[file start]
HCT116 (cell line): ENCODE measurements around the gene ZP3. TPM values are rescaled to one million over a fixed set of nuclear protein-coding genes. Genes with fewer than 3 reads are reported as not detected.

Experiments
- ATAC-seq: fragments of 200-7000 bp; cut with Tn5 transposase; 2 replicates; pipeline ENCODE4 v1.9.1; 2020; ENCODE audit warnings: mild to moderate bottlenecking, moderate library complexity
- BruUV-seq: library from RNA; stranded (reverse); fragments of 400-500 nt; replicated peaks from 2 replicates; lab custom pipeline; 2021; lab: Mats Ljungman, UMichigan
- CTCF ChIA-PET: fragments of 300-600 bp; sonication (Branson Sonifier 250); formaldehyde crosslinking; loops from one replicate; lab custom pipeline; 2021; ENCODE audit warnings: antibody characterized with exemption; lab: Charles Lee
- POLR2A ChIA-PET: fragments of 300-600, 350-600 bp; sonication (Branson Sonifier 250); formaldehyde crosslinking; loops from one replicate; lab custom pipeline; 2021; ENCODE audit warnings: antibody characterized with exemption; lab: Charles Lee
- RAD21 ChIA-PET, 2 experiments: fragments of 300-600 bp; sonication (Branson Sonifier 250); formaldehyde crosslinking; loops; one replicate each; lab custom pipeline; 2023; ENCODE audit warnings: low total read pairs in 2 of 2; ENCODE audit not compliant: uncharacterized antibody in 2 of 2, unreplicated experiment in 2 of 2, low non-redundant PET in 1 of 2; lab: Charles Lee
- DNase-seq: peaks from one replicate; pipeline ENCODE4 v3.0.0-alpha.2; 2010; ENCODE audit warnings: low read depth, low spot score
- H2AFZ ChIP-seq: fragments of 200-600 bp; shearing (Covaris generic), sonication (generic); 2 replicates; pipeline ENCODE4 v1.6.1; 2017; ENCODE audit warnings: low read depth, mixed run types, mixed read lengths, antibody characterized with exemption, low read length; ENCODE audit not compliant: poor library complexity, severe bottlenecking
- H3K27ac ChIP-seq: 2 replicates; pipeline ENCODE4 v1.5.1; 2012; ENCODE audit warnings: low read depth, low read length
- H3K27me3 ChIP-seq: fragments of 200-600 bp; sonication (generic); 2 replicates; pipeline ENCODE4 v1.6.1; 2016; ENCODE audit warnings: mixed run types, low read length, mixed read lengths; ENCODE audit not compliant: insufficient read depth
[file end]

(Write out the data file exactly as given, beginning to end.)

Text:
HCT116 (cell line): ENCODE measurements around the gene ZP3. TPM values are rescaled to one million over a fixed set of nuclear protein-coding genes. Genes with fewer than 3 reads are reported as not detected.

Experiments
- ATAC-seq: fragments of 200-7000 bp; cut with Tn5 transposase; 2 replicates; pipeline ENCODE4 v1.9.1; 2020; ENCODE audit warnings: mild to moderate bottlenecking, moderate library complexity
- BruUV-seq: library from RNA; stranded (reverse); fragments of 400-500 nt; replicated peaks from 2 replicates; lab custom pipeline; 2021; lab: Mats Ljungman, UMichigan
- CTCF ChIA-PET: fragments of 300-600 bp; sonication (Branson Sonifier 250); formaldehyde crosslinking; loops from one replicate; lab custom pipeline; 2021; ENCODE audit warnings: antibody characterized with exemption; lab: Charles Lee
- POLR2A ChIA-PET: fragments of 300-600, 350-600 bp; sonication (Branson Sonifier 250); formaldehyde crosslinking; loops from one replicate; lab custom pipeline; 2021; ENCODE audit warnings: antibody characterized with exemption; lab: Charles Lee
- RAD21 ChIA-PET, 2 experiments: fragments of 300-600 bp; sonication (Branson Sonifier 250); formaldehyde crosslinking; loops; one replicate each; lab custom pipeline; 2023; ENCODE audit warnings: low total read pairs in 2 of 2; ENCODE audit not compliant: uncharacterized antibody in 2 of 2, unreplicated experiment in 2 of 2, low non-redundant PET in 1 of 2; lab: Charles Lee
- DNase-seq: peaks from one replicate; pipeline ENCODE4 v3.0.0-alpha.2; 2010; ENCODE audit warnings: low read depth, low spot score
- H2AFZ ChIP-seq: fragments of 200-600 bp; shearing (Covaris generic), sonication (generic); 2 replicates; pipeline ENCODE4 v1.6.1; 2017; ENCODE audit warnings: low read depth, mixed run types, mixed read lengths, antibody characterized with exemption, low read length; ENCODE audit not compliant: poor library complexity, severe bottlenecking
- H3K27ac ChIP-seq: 2 replicates; pipeline ENCODE4 v1.5.1; 2012; ENCODE audit warnings: low read depth, low read length
- H3K27me3 ChIP-seq: fragments of 200-600 bp; sonication (generic); 2 replicates; pipeline ENCODE4 v1.6.1; 2016; ENCODE audit warnings: mixed run types, low read length, mixed read lengths; ENCODE audit not compliant: insufficient read depth